The Grand Slam tournaments, also called Majors, are the four most important annual tennis events. The Grand Slam itinerary consists of the Australian Open in mid January, the French Open in May / June, Wimbledon in June / July, and the US Open in August / September. Each tournament is played over a period of two weeks. The Australian and US tournaments are played on hard courts, the French on clay, and Wimbledon on grass. Wimbledon is the oldest, founded in 1877, followed by the US in 1881, the French in 1891, and the Australian in 1905. However, of these four, only Wimbledon was a major before 1924/25, the time when all four became designated Grand Slam tournaments.
The term Grand Slam also, and originally, refers to the achievement of winning all four major championships in a single calendar year within one of the five events: men’s and women’s singles; men’s, women’s, and mixed doubles. In doubles, one team may accomplish a Grand Slam playing together or one player may achieve it with different partners. The term “Grand Slam” without qualification refers to winning the four majors in a single calendar year.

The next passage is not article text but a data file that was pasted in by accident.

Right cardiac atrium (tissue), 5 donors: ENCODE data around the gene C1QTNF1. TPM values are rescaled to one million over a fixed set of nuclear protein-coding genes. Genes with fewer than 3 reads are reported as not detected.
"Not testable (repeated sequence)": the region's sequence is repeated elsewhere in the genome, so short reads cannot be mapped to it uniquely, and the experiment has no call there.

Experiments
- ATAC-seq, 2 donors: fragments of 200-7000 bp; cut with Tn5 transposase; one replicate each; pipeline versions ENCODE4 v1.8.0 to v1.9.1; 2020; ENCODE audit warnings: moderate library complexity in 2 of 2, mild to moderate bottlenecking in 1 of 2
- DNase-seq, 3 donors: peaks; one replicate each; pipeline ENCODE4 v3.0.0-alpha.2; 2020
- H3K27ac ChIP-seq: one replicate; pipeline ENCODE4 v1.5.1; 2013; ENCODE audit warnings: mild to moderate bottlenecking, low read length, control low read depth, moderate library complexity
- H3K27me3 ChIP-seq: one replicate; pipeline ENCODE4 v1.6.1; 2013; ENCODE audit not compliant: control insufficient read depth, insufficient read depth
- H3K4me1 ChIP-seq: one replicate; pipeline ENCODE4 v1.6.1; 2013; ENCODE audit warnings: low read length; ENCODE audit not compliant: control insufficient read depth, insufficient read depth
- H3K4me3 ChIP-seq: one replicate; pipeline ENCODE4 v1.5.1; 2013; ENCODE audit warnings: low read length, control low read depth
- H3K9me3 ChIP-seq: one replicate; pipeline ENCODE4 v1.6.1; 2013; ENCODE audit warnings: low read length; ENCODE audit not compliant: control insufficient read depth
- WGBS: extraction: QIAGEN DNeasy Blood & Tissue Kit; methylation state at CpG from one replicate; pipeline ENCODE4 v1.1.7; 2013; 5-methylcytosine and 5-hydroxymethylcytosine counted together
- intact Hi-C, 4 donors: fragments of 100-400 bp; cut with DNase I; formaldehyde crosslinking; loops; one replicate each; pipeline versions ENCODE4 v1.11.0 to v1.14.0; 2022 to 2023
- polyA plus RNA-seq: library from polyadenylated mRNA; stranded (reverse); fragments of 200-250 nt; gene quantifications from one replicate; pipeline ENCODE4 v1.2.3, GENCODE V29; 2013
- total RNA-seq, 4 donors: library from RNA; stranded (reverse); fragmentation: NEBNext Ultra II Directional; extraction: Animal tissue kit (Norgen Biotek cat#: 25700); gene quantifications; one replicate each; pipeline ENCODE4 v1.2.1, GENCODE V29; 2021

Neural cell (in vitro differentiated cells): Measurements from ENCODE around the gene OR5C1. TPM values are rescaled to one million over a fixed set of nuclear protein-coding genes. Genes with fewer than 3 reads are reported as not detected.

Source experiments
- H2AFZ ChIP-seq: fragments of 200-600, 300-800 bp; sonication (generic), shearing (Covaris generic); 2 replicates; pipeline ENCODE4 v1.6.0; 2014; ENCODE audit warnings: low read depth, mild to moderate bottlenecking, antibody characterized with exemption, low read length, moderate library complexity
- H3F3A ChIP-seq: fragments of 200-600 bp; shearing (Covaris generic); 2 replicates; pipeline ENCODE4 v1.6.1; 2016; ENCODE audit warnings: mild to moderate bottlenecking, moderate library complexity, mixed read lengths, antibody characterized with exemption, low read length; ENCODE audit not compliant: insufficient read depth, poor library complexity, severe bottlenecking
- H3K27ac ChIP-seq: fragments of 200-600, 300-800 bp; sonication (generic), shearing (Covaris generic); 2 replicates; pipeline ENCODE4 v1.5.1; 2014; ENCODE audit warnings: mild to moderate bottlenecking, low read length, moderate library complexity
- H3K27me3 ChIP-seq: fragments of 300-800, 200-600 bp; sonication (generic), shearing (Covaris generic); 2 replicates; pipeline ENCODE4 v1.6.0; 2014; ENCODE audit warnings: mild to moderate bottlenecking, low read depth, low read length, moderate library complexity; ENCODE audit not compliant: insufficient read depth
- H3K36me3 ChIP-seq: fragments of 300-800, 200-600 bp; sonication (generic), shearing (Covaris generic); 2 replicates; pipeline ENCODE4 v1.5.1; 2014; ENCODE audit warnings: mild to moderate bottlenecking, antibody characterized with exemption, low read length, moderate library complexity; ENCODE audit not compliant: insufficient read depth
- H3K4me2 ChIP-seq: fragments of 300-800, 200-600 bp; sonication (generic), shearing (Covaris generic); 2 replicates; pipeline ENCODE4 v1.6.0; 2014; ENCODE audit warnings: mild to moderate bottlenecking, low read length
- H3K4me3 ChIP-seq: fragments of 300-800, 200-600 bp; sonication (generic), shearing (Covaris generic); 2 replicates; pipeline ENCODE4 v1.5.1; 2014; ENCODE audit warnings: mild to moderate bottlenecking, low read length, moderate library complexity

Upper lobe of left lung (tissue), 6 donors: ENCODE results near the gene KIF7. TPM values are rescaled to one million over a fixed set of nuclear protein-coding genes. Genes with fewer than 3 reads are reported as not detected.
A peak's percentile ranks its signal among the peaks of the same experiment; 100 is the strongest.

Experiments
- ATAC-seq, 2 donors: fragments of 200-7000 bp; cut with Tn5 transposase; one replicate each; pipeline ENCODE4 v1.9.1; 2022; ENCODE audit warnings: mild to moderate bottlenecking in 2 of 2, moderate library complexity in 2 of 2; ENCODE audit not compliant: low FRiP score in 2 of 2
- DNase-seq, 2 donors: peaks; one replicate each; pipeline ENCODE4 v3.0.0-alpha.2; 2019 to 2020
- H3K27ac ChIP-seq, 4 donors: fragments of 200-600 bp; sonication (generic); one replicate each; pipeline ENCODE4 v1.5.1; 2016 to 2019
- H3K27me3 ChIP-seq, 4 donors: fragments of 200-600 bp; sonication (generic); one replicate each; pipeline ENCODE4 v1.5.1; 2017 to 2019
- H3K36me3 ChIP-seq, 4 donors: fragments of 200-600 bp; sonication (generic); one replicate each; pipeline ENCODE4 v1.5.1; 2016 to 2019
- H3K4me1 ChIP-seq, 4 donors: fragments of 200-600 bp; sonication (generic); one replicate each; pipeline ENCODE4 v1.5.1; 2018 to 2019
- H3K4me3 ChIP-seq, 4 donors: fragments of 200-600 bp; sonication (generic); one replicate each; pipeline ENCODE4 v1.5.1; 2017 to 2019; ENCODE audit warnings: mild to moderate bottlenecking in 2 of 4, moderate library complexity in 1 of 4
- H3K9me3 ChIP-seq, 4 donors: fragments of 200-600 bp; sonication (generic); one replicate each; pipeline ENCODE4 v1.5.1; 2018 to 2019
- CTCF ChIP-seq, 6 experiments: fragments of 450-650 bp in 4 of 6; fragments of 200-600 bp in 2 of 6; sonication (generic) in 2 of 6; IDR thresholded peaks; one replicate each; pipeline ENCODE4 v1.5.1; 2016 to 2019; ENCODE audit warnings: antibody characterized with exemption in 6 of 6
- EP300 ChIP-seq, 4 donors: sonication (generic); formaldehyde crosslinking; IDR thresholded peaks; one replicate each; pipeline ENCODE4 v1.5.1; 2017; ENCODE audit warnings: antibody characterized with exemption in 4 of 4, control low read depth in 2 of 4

The first definitive Grand Slam, of the current four majors, was accomplished when Don Budge won all four men’s singles Majors in 1938. To date, 17 players have completed a Grand Slam. Of these players, three have won multiple Grand Slams: Rod Laver accomplished the feat twice in men’s singles; Margaret Court accomplished the feat three times, in two different disciplines – once in women’s singles and twice in mixed doubles; and Esther Vergeer completed a grand slam twice in Women’s wheelchair doubles.